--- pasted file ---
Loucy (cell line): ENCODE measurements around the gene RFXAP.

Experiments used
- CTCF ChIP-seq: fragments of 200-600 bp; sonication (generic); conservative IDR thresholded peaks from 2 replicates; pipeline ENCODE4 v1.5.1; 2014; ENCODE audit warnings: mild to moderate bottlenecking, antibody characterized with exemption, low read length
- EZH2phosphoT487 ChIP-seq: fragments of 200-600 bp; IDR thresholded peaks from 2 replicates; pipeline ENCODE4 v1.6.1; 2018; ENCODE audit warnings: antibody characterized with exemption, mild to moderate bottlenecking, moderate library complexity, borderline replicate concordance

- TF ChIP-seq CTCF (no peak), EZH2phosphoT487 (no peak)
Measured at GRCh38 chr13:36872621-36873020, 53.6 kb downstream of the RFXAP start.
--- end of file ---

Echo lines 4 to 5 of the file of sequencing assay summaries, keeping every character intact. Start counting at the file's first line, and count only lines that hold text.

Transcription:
- EZH2phosphoT487 ChIP-seq: fragments of 200-600 bp; IDR thresholded peaks from 2 replicates; pipeline ENCODE4 v1.6.1; 2018; ENCODE audit warnings: antibody characterized with exemption, mild to moderate bottlenecking, moderate library complexity, borderline replicate concordance

- TF ChIP-seq CTCF (no peak), EZH2phosphoT487 (no peak)